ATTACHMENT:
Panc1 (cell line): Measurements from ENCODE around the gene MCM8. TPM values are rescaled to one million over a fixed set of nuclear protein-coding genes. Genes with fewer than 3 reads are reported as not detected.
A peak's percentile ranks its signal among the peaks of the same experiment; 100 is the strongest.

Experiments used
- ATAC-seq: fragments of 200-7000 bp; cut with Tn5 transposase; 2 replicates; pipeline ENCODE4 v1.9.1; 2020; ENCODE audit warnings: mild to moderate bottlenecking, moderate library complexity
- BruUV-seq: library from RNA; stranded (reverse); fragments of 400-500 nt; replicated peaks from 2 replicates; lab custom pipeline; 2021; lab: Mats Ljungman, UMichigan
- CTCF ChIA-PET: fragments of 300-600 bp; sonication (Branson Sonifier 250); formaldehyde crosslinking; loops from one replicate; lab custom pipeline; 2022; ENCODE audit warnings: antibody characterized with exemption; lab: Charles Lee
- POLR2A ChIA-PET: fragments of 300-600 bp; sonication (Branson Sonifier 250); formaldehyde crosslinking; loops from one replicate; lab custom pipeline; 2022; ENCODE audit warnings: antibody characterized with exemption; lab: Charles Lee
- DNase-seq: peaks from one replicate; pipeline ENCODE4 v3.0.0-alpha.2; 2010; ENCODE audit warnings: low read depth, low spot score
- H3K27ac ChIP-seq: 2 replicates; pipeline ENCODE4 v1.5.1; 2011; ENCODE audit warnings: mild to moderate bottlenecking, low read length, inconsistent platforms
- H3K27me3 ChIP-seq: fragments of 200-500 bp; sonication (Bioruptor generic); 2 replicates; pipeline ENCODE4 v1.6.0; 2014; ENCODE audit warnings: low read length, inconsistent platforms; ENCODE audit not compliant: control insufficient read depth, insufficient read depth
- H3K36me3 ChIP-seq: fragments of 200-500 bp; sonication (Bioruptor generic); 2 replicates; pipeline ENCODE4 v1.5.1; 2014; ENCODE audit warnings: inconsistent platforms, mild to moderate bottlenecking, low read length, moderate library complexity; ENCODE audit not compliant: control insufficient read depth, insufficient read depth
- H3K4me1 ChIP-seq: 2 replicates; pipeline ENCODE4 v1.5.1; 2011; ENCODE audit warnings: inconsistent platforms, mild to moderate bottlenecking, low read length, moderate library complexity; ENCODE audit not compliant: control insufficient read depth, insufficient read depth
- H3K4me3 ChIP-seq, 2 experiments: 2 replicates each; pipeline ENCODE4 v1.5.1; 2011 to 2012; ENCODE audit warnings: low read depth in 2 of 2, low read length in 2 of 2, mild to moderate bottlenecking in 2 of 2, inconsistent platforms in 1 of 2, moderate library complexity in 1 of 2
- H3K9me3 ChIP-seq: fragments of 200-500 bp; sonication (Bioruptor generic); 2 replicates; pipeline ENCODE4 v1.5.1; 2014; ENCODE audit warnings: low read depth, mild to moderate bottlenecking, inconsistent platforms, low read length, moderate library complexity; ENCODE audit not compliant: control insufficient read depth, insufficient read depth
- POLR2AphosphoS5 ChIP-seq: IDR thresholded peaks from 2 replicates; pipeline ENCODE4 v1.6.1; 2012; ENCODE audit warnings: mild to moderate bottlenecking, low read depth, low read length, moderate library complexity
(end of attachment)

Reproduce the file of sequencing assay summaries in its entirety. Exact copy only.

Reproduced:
Panc1 (cell line): Measurements from ENCODE around the gene MCM8. TPM values are rescaled to one million over a fixed set of nuclear protein-coding genes. Genes with fewer than 3 reads are reported as not detected.
A peak's percentile ranks its signal among the peaks of the same experiment; 100 is the strongest.

Experiments used
- ATAC-seq: fragments of 200-7000 bp; cut with Tn5 transposase; 2 replicates; pipeline ENCODE4 v1.9.1; 2020; ENCODE audit warnings: mild to moderate bottlenecking, moderate library complexity
- BruUV-seq: library from RNA; stranded (reverse); fragments of 400-500 nt; replicated peaks from 2 replicates; lab custom pipeline; 2021; lab: Mats Ljungman, UMichigan
- CTCF ChIA-PET: fragments of 300-600 bp; sonication (Branson Sonifier 250); formaldehyde crosslinking; loops from one replicate; lab custom pipeline; 2022; ENCODE audit warnings: antibody characterized with exemption; lab: Charles Lee
- POLR2A ChIA-PET: fragments of 300-600 bp; sonication (Branson Sonifier 250); formaldehyde crosslinking; loops from one replicate; lab custom pipeline; 2022; ENCODE audit warnings: antibody characterized with exemption; lab: Charles Lee
- DNase-seq: peaks from one replicate; pipeline ENCODE4 v3.0.0-alpha.2; 2010; ENCODE audit warnings: low read depth, low spot score
- H3K27ac ChIP-seq: 2 replicates; pipeline ENCODE4 v1.5.1; 2011; ENCODE audit warnings: mild to moderate bottlenecking, low read length, inconsistent platforms
- H3K27me3 ChIP-seq: fragments of 200-500 bp; sonication (Bioruptor generic); 2 replicates; pipeline ENCODE4 v1.6.0; 2014; ENCODE audit warnings: low read length, inconsistent platforms; ENCODE audit not compliant: control insufficient read depth, insufficient read depth
- H3K36me3 ChIP-seq: fragments of 200-500 bp; sonication (Bioruptor generic); 2 replicates; pipeline ENCODE4 v1.5.1; 2014; ENCODE audit warnings: inconsistent platforms, mild to moderate bottlenecking, low read length, moderate library complexity; ENCODE audit not compliant: control insufficient read depth, insufficient read depth
- H3K4me1 ChIP-seq: 2 replicates; pipeline ENCODE4 v1.5.1; 2011; ENCODE audit warnings: inconsistent platforms, mild to moderate bottlenecking, low read length, moderate library complexity; ENCODE audit not compliant: control insufficient read depth, insufficient read depth
- H3K4me3 ChIP-seq, 2 experiments: 2 replicates each; pipeline ENCODE4 v1.5.1; 2011 to 2012; ENCODE audit warnings: low read depth in 2 of 2, low read length in 2 of 2, mild to moderate bottlenecking in 2 of 2, inconsistent platforms in 1 of 2, moderate library complexity in 1 of 2
- H3K9me3 ChIP-seq: fragments of 200-500 bp; sonication (Bioruptor generic); 2 replicates; pipeline ENCODE4 v1.5.1; 2014; ENCODE audit warnings: low read depth, mild to moderate bottlenecking, inconsistent platforms, low read length, moderate library complexity; ENCODE audit not compliant: control insufficient read depth, insufficient read depth
- POLR2AphosphoS5 ChIP-seq: IDR thresholded peaks from 2 replicates; pipeline ENCODE4 v1.6.1; 2012; ENCODE audit warnings: mild to moderate bottlenecking, low read depth, low read length, moderate library complexity